31 percent of companies around the world are having trouble finding and attracting the right resources in India, the number stands at 65 percent
SAP IgNight, a networking session between SAP executives and university students, was created solely by SAPs millennials. The aim of the session is to introduce the company to job seekers and for these students to keep SAP top of mind during their job search
Jairo Fernandez, Senior Vice President HR, at SAP Asia Pacific Japan, is responsible for the overall human resource management across the region.
As the VP of HR for SAP Latin America between 2009 and 2013, Fernandez has led his team in delivering results through innovative programs in talent attraction, leadership and diversity. He has thrice been named in the Excellence in Human Resources Awards of the South Florida Business Journal, in 2008, 2010 and 2011, among other awards. He was also recently named among the top 30 Human Resources Professional in South East Asia.
Prior to SAP, he worked at Neoris as the Chief Human Capital Officer & Chief Marketing Officer, and as the Global Talent and Business Effectiveness Directorat Unisys.
If you were to identify your key focus areas, your big rocks if you will, what would those be for the Asia Pacific Japan region for the FY 2016-17?
There are multiple focus areas but they are all intertwined. The primary focus though, is on building leadership capabilities in the region. In the APJ region, companies normally give the driver’s license way too soon to their leaders– and that is not by mistake, but by design. The contributing factors are the growing market, the need of qualified people to lead endeavors in such a market, and a lack of ready resources available to hire compared to other regions. As a result, sometimes companies are forced to hire people even before they are ready. Although we realize that we have to go to the market and hire leaders, we are also aware that we also have to develop our own and equip them with the right skills. Henceforth, we focus most of our attention to leadership development.
Clearly there aren’t enough people in the traditional pools of talent who are ready to become leaders in the years to come. So we need to ensure that we tackle all the different potential pools of resources and are able to progress them into leadership proficiency. This is driving the diversity and inclusion agenda of the company, making it another big rock for the year for SAP.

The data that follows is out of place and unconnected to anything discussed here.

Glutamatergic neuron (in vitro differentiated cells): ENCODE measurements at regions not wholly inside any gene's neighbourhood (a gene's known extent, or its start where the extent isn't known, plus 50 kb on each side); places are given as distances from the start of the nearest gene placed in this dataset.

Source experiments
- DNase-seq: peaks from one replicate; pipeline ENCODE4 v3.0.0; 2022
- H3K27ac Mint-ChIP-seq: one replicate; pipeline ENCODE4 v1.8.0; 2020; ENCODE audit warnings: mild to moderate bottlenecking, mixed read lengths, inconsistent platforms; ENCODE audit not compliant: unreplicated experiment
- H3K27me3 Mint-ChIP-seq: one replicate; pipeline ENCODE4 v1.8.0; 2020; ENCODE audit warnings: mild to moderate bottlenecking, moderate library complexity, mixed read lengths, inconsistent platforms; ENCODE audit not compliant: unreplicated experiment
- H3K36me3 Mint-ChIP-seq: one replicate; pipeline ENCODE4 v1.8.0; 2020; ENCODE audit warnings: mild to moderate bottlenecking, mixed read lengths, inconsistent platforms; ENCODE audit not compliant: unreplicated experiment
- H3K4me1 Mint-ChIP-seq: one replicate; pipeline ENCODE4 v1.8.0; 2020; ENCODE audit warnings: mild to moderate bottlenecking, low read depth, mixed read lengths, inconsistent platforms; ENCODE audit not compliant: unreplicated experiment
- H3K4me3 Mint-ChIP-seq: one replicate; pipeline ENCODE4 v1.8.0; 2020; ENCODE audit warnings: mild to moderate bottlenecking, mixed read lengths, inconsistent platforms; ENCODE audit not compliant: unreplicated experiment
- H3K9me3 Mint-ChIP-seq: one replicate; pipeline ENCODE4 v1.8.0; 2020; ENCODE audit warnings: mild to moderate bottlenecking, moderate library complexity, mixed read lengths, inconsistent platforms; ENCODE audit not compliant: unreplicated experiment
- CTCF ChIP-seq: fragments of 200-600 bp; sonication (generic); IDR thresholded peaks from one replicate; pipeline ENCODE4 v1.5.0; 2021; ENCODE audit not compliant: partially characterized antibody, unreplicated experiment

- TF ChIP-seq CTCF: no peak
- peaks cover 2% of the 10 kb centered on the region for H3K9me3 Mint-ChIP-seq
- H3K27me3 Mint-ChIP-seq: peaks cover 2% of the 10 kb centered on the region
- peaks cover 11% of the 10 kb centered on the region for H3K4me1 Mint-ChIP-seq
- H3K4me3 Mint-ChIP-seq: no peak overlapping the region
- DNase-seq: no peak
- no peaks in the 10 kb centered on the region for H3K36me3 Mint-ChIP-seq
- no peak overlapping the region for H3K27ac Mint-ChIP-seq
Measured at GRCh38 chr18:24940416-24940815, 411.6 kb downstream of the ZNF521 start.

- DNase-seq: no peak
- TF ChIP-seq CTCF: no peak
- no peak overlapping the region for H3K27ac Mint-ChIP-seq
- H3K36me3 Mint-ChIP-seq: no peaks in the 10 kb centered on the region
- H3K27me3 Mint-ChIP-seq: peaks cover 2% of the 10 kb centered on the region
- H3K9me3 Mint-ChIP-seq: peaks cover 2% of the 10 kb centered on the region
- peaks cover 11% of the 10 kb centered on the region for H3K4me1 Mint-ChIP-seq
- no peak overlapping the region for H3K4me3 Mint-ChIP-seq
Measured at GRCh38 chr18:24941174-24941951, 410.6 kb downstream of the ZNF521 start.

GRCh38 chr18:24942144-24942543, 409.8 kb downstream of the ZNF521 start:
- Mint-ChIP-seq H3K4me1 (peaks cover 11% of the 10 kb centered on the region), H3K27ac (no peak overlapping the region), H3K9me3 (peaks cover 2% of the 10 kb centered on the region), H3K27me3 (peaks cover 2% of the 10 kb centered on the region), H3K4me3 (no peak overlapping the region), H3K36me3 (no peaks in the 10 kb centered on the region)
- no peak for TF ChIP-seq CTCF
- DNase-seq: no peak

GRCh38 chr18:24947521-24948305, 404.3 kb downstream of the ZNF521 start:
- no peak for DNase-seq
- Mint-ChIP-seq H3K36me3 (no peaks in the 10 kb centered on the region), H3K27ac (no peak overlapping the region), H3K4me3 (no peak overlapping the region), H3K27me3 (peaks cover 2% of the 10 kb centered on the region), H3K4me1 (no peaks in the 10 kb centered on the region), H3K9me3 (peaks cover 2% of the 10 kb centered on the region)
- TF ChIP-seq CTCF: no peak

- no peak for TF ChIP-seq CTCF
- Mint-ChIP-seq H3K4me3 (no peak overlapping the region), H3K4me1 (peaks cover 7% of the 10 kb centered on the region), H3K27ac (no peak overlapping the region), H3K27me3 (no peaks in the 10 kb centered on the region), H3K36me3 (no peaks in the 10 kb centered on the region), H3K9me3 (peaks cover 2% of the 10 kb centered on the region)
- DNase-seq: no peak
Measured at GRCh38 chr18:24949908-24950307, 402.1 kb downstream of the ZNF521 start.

We understand that having a diverse workforce is an important agenda for SAP this year. What are the areas where you are increasing diversity?
Our first priority is increasing gender diversity in leadership. We realize that for the business to succeed, having a diverse and inclusive leadership bench is a win-win situation. Globally, we have a target of having 25 percent women leaders by 2017. By the end of 2015, the company had reached around 23 percent representation – so we are on our way to achieve the target globally and we need to continue to do that in every region including APJ.
Besides the diversity dimension in leadership development, we also emphasize on generational diversity. Given that by 2020, about 64 percent of millennials will be coming into the workforce, we need to be prepared as an organization and ensure that we are attractive enough to compete in the marketplace for them and be relevant for the different generations that already are a part of the organization.
SAP, by design, is completely different from other companies, such as startups that cater only to millennials and the younger generation. Given the kind of products we have, the number of clients we have and the scale at which we operate, the pioneer generation also forms the critical mass of the company; and we need to create an environment which is conducive to all the five different generations at SAP.
How do you attune yourself to the needs of different generations? How have you managed to become a destination employer for the new generation, while at the same time being relevant for the older generation?
It is established that the needs of the pioneer generation are different from the expectations of millennials, and we are mindful of that fact. A life insurance benefit might not be of much relevance to a 25-year old employee with no spouse and children, but would actually mean a lot to a 40-year old with a family of her own. Thus it becomes important for me as an HR leader to customize my benefits for different generations.